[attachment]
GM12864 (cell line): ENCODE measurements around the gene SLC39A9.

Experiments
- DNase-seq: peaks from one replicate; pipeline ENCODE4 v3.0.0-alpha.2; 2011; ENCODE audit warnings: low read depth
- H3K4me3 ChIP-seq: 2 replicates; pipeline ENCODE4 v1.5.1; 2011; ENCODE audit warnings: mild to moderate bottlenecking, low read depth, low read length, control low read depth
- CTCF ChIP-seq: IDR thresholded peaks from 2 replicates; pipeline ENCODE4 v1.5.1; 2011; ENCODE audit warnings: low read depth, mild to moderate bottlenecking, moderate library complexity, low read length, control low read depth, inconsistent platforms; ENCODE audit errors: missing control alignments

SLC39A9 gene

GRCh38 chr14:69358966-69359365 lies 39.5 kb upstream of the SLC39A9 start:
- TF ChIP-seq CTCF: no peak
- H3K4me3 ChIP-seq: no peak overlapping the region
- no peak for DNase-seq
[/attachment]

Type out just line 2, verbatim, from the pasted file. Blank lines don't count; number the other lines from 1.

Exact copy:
Experiments